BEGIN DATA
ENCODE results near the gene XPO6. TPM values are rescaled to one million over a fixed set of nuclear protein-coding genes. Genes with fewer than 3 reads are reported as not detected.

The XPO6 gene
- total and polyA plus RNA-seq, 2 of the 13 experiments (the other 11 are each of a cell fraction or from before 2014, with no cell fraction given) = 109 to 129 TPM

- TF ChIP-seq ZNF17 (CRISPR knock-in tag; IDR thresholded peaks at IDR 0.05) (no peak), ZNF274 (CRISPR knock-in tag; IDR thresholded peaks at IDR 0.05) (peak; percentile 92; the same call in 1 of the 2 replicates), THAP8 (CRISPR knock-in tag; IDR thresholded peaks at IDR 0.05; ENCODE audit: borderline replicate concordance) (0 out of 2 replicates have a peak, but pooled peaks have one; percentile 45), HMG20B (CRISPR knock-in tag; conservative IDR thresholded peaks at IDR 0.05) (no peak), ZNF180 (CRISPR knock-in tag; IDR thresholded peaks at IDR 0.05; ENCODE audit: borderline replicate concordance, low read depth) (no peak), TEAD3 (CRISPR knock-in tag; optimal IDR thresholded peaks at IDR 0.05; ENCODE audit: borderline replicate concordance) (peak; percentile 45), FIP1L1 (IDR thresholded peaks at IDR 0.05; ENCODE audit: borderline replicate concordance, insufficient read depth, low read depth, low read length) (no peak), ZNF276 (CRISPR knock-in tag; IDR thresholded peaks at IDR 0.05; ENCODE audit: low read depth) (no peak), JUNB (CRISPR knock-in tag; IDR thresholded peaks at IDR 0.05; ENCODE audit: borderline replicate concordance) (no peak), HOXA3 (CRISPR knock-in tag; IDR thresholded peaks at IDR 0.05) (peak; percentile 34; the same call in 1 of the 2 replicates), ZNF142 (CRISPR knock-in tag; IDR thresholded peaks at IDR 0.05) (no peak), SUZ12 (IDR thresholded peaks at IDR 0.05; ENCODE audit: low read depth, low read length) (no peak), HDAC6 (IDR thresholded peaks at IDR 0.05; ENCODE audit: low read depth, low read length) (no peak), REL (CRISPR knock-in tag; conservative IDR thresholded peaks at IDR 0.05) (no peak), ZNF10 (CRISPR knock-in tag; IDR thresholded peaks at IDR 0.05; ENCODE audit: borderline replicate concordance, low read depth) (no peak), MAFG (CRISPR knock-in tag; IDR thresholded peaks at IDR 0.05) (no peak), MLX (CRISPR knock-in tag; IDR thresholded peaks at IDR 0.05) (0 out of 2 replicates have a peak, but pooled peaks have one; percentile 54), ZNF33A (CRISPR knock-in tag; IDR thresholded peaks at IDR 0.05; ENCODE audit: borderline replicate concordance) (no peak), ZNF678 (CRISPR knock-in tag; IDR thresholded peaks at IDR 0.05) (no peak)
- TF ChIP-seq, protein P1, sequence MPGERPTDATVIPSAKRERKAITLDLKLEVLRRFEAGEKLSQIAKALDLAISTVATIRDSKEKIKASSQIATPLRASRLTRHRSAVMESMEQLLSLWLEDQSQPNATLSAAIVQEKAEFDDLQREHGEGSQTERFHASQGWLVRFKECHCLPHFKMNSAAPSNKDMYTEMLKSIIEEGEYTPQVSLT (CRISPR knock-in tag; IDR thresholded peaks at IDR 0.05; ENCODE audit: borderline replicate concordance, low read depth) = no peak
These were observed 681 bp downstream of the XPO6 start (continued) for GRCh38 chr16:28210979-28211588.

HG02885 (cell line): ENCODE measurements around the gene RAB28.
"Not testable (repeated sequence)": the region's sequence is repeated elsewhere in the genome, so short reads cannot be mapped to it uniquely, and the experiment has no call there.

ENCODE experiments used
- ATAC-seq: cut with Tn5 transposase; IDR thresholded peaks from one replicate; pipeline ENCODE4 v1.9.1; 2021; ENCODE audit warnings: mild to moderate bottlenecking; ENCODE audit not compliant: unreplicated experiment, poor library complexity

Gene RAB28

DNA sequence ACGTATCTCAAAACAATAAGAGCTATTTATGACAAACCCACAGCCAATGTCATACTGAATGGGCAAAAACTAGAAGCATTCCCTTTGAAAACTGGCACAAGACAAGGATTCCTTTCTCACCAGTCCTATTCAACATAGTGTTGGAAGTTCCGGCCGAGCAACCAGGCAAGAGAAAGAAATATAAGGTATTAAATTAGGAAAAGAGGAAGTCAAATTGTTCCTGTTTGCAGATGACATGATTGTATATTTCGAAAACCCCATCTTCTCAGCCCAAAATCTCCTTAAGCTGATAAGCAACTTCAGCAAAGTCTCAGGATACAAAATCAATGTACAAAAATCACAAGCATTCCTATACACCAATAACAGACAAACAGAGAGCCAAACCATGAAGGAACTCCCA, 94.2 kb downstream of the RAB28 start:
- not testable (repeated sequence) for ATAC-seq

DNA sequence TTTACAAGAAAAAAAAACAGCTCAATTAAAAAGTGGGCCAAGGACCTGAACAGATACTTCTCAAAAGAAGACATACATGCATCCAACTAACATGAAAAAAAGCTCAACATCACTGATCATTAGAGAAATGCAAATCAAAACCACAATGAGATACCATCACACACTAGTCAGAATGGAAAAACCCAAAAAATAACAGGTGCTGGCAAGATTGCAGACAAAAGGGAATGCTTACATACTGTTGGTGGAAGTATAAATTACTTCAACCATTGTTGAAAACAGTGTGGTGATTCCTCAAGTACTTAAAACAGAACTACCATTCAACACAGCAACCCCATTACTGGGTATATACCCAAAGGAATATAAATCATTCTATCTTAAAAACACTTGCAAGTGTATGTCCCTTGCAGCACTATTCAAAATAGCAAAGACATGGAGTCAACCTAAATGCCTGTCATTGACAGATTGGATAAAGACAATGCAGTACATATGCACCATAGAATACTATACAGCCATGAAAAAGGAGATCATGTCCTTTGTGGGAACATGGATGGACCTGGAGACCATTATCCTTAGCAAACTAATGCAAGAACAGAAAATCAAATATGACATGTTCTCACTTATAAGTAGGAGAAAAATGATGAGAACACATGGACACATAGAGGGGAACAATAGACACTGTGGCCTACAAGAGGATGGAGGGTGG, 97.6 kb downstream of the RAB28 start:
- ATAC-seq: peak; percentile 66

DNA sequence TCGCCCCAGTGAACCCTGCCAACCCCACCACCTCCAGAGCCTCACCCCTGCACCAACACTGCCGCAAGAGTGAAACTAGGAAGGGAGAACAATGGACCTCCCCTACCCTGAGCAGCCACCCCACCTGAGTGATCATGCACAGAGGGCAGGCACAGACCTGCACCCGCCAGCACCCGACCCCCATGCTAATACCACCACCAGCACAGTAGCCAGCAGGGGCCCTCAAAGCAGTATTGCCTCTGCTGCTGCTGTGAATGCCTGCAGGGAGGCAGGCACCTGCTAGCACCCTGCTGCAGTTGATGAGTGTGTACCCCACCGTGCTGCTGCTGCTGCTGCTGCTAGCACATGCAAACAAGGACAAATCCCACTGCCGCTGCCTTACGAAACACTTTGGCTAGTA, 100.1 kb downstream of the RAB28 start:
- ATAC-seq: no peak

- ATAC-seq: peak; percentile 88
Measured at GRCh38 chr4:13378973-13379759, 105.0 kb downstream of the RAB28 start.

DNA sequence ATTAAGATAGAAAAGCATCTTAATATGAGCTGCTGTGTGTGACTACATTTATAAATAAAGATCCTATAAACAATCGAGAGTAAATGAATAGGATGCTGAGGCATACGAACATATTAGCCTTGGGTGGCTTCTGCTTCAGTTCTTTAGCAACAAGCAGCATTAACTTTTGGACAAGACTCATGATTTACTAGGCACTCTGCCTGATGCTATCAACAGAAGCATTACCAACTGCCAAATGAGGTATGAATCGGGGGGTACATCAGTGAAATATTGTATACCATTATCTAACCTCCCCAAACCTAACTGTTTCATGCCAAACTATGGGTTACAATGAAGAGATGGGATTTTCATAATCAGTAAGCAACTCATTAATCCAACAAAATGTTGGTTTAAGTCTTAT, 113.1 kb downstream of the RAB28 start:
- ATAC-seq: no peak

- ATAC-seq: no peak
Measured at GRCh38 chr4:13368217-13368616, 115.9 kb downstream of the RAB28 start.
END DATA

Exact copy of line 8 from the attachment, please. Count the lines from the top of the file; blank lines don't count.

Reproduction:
"Not testable (repeated sequence)": the region's sequence is repeated elsewhere in the genome, so short reads cannot be mapped to it uniquely, and the experiment has no call there.